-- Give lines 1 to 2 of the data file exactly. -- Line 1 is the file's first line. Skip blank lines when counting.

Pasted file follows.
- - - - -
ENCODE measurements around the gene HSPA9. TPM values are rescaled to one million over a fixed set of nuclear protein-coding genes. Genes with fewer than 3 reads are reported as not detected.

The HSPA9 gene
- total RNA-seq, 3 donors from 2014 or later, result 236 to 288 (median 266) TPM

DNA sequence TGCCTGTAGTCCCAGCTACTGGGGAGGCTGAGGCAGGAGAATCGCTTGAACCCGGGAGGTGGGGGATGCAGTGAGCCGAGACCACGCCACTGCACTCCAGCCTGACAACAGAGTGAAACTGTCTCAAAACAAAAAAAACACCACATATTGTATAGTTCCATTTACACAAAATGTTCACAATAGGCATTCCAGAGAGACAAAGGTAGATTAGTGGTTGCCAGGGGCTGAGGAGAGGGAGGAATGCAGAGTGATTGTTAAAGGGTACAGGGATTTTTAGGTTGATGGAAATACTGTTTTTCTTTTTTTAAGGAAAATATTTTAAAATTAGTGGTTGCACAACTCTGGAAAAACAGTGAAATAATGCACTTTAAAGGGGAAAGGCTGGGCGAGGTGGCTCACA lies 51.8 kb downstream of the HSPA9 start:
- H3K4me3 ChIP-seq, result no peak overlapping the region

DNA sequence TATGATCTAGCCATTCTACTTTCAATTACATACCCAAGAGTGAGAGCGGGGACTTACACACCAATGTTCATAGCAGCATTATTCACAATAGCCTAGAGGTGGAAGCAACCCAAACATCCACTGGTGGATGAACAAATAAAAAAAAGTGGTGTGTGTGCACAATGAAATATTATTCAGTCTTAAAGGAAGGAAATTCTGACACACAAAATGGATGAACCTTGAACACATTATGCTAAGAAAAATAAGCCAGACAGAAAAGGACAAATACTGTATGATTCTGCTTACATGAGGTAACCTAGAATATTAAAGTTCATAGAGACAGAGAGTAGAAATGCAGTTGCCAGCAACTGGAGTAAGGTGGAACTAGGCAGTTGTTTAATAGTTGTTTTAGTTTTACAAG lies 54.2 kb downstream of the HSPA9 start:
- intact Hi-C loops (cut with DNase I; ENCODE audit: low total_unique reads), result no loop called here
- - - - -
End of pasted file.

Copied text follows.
ENCODE measurements around the gene HSPA9. TPM values are rescaled to one million over a fixed set of nuclear protein-coding genes. Genes with fewer than 3 reads are reported as not detected.

The HSPA9 gene